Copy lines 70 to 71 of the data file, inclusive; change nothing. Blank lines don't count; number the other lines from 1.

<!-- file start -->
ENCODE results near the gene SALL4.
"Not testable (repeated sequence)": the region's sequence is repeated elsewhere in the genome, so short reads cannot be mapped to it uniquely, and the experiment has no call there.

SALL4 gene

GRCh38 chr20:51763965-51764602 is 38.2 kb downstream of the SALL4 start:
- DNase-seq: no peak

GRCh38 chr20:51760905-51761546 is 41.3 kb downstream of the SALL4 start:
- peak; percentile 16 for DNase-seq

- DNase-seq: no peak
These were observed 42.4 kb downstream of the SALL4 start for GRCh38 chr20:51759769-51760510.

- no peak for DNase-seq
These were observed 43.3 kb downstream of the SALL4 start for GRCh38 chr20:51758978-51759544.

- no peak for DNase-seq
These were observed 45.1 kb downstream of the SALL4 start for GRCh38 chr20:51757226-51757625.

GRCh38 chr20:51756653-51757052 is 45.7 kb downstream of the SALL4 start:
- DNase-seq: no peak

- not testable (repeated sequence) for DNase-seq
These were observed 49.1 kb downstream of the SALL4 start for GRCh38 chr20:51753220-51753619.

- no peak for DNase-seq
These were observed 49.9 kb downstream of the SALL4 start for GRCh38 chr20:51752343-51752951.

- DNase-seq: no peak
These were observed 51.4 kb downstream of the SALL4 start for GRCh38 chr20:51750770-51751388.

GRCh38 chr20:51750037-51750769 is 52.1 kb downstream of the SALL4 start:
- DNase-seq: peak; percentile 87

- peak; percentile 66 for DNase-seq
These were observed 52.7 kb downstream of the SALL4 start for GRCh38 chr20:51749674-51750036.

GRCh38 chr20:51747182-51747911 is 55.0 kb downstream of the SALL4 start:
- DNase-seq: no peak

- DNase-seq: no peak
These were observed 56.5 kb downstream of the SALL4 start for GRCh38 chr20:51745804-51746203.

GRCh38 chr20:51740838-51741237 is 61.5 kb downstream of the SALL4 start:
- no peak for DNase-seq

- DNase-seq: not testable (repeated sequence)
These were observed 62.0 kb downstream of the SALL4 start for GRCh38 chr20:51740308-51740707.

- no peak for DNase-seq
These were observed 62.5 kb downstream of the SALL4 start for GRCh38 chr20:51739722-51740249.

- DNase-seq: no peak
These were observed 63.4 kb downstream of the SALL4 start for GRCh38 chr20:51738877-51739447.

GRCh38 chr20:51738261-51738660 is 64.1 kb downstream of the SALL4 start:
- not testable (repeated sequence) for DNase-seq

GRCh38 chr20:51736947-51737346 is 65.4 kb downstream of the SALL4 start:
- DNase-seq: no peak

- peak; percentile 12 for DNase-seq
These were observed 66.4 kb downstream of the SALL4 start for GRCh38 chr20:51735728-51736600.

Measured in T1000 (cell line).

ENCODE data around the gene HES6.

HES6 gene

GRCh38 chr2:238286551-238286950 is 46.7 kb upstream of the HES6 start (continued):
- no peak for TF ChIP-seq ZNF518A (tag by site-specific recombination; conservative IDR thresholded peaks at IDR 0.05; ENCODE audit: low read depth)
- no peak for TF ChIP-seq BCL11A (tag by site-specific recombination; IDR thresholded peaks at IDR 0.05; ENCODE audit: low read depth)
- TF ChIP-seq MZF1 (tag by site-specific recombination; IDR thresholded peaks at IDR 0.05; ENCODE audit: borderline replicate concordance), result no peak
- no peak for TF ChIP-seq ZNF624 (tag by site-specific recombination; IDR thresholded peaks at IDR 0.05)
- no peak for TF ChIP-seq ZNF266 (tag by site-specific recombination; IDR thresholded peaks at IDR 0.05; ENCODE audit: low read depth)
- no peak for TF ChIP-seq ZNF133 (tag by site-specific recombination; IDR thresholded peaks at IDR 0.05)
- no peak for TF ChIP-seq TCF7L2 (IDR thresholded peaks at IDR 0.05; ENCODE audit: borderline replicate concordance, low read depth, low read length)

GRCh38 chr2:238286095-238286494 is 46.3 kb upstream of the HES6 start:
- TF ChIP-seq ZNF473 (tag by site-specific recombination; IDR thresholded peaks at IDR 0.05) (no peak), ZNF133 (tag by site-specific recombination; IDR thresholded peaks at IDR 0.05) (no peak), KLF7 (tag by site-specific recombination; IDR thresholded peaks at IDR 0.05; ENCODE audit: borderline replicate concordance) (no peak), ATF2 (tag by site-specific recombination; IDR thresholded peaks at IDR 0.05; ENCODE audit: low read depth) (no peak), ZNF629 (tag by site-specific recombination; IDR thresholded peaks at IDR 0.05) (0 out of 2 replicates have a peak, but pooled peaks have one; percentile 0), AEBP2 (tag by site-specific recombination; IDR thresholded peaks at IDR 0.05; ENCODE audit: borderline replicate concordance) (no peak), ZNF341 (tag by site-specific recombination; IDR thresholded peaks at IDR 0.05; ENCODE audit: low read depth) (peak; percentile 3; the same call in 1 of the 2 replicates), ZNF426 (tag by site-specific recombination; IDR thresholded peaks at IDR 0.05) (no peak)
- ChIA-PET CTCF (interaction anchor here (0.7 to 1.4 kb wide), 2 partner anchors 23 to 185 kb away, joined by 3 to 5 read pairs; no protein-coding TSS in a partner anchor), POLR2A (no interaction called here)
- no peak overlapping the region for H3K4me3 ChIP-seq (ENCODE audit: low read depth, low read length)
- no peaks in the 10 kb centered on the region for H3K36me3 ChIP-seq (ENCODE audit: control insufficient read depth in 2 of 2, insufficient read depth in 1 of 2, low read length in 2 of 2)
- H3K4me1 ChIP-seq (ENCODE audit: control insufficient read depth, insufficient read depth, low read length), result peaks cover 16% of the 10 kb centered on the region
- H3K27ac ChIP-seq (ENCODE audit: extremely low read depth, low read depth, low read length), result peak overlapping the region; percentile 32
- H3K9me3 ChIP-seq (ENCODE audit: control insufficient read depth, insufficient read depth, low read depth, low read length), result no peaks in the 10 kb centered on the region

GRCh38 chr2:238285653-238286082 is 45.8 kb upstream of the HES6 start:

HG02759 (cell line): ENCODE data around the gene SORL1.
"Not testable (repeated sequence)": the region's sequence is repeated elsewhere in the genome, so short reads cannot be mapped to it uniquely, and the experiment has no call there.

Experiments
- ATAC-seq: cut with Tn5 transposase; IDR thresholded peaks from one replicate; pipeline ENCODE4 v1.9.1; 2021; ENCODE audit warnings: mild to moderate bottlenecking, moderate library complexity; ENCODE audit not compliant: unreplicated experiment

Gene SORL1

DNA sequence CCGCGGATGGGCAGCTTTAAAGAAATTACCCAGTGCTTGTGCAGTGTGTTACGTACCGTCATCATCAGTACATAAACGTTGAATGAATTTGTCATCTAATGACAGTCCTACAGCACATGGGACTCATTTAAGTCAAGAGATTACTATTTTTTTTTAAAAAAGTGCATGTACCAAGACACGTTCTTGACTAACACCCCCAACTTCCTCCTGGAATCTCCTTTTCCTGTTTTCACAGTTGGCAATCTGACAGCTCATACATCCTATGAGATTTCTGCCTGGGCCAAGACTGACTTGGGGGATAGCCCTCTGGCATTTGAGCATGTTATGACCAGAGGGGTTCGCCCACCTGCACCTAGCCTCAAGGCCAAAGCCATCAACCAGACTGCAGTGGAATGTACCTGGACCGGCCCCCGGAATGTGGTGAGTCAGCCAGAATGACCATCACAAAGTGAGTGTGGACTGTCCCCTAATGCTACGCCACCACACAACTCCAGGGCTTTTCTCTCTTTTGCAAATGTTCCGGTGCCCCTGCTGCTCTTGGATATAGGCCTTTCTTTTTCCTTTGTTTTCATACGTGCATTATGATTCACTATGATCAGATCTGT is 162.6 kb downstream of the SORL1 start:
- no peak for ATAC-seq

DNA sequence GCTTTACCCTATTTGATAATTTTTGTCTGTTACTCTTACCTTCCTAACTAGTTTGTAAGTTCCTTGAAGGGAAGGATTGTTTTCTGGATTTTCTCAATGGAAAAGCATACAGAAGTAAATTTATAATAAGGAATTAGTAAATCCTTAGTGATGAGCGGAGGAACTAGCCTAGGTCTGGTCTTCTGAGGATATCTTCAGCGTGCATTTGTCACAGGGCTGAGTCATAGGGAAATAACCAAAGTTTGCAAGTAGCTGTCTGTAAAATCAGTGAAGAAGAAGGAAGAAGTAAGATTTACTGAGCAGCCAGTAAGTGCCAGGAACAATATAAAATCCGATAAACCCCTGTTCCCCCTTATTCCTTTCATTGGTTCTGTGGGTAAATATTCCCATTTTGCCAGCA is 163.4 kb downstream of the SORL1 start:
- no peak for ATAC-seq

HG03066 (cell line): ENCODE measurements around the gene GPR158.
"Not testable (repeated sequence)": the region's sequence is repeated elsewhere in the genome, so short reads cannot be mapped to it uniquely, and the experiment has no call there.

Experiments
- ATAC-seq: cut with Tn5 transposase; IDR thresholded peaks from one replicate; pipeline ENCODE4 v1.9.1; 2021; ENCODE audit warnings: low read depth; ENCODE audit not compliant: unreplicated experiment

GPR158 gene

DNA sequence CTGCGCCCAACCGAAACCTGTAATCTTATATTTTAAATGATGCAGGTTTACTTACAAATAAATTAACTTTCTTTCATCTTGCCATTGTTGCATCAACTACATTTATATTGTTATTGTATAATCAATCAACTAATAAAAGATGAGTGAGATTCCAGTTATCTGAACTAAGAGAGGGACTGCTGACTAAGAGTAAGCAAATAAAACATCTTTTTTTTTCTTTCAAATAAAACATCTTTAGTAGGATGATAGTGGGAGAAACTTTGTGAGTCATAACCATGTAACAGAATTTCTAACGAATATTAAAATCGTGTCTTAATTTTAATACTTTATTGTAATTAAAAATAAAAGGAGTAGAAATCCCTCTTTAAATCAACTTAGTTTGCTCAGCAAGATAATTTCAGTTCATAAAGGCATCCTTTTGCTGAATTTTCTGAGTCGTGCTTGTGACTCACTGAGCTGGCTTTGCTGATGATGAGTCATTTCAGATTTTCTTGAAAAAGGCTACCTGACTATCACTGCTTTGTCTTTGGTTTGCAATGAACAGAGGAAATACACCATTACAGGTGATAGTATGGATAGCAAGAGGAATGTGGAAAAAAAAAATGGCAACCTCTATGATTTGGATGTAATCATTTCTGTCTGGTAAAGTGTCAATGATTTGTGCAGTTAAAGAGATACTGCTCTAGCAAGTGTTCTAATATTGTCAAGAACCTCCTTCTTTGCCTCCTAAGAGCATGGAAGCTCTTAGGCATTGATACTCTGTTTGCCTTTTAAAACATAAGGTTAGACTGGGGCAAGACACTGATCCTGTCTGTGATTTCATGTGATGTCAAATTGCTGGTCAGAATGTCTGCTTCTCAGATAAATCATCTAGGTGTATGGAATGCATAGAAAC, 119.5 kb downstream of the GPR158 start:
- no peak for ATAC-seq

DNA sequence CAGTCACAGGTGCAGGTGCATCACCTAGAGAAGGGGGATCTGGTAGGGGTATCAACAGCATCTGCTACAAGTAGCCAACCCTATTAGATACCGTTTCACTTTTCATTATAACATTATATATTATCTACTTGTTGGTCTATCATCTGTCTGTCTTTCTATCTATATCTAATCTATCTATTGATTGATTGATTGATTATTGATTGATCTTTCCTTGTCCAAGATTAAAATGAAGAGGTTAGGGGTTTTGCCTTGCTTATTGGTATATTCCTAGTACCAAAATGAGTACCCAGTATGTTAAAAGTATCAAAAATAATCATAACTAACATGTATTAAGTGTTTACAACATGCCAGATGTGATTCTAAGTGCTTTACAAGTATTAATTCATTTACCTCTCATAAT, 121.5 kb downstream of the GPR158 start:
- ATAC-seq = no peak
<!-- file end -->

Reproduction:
- no peak for ATAC-seq

DNA sequence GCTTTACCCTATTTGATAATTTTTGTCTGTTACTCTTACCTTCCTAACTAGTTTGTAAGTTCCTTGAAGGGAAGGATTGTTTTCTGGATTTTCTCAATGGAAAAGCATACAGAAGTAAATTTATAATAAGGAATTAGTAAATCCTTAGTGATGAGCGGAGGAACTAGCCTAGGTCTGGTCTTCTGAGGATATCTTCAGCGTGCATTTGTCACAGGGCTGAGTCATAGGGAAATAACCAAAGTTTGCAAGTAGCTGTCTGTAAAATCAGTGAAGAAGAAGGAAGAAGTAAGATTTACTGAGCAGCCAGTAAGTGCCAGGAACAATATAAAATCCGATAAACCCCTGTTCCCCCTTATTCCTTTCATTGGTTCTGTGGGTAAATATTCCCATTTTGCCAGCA is 163.4 kb downstream of the SORL1 start: